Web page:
Tuesday, 23 July 2019

Questions (1410)

John Brassil


1410. Deputy John Brassil asked the Minister for Health the status of discussions between the HSE and the manufacturer of the drug ocrelizumab for persons with multiple sclerosis; and if he will make a statement on the matter. [32812/19]

View answer

Written answers (Question to Health)

The HSE has statutory responsibility for medicine pricing and reimbursement decisions, under the Health (Pricing and Supply of Medical Goods) Act 2013. The Act specifies criteria for decisions on the reimbursement of medicines. As Minister, I have no role in this statutory process. 

HSE decisions on which medicines are reimbursed by the taxpayer are made on objective, scientific and economic grounds, including on the advice of the National Centre for Pharmacoeconomics (NCPE). The NCPE conducts health technology assessments (HTAs) for the HSE and makes recommendations on reimbursement to assist HSE decisions. The NCPE uses a decision framework to systematically assess whether a drug's clinical and cost effectiveness as a health intervention.

The HSE strives to reach a decision in as timely a manner as possible. However, because of the significant monies involved, it must ensure that the best price is achieved, as these commitments are often multi-million euro, ongoing investments. This can lead to a protracted deliberation process.

The HSE has advised that it has received 2 applications for pricing and reimbursement of Ocrelizumab in Multiple Sclerosis.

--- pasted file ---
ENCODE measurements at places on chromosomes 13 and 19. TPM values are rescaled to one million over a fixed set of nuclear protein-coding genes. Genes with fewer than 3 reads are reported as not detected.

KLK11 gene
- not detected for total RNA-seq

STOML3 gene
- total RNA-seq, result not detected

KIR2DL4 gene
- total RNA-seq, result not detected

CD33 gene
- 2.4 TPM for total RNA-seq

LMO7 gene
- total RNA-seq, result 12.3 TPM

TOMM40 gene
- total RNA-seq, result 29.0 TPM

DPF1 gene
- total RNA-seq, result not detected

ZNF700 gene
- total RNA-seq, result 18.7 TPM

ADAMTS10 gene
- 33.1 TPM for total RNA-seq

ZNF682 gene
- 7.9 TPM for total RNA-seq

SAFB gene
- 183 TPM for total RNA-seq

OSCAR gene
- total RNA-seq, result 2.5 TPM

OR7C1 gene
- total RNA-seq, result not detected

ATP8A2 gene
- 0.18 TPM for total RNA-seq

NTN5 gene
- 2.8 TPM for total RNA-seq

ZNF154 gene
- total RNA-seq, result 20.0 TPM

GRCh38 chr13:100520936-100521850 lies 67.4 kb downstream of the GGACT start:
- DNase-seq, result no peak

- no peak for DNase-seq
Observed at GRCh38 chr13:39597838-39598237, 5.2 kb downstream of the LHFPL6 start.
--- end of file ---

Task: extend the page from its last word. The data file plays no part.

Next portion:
Application 1 is for use of Ocrelizumab for the treatment of adult patients with relapsing forms of multiple sclerosis (RMS) with active disease defined by clinical or imaging features. Following a number of rounds of commercial negotiations, agreement has been reached in relation to the commercial terms which will apply to this indication when reimbursed. The HSE is currently working on putting in place the required administrative processes to support reimbursement of this specific indication.

Application 2 is for the use of Ocrelizumab for the treatment of adult patients with early primary progressive multiple sclerosis (PPMS) in terms of disease duration and level of disability, and with imaging features characteristic of inflammatory activity. The HSE and the manufacturer have had a number of rounds of commercial negotiations in relation to this indication (use). Commercial discussions have concluded, the medicine has been reviewed by the HSE Drugs Group and the HSE Senior Leadership Team have received the Drugs Group recommendation. The HSE's final decision on reimbursement will take into consideration the statutory criteria contained in the 2013 Health Act.